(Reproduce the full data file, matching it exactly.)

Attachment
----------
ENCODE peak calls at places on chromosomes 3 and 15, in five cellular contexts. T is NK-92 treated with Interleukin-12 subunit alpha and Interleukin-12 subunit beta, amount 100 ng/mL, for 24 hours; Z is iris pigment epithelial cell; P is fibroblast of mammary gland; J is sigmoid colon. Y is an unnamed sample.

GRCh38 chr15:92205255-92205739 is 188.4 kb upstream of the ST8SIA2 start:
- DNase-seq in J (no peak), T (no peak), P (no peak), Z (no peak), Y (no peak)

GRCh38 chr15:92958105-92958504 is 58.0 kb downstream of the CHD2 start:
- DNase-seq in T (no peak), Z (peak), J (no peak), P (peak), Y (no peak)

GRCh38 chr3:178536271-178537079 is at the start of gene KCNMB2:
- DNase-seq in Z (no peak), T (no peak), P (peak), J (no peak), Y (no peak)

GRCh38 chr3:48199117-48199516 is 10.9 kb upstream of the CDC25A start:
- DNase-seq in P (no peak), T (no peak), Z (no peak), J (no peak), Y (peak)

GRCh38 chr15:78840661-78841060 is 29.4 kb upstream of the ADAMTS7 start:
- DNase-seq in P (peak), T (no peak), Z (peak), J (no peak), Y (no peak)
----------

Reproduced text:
ENCODE peak calls at places on chromosomes 3 and 15, in five cellular contexts. T is NK-92 treated with Interleukin-12 subunit alpha and Interleukin-12 subunit beta, amount 100 ng/mL, for 24 hours; Z is iris pigment epithelial cell; P is fibroblast of mammary gland; J is sigmoid colon. Y is an unnamed sample.

GRCh38 chr15:92205255-92205739 is 188.4 kb upstream of the ST8SIA2 start:
- DNase-seq in J (no peak), T (no peak), P (no peak), Z (no peak), Y (no peak)

GRCh38 chr15:92958105-92958504 is 58.0 kb downstream of the CHD2 start:
- DNase-seq in T (no peak), Z (peak), J (no peak), P (peak), Y (no peak)

GRCh38 chr3:178536271-178537079 is at the start of gene KCNMB2:
- DNase-seq in Z (no peak), T (no peak), P (peak), J (no peak), Y (no peak)

GRCh38 chr3:48199117-48199516 is 10.9 kb upstream of the CDC25A start:
- DNase-seq in P (no peak), T (no peak), Z (no peak), J (no peak), Y (peak)

GRCh38 chr15:78840661-78841060 is 29.4 kb upstream of the ADAMTS7 start:
- DNase-seq in P (peak), T (no peak), Z (peak), J (no peak), Y (no peak)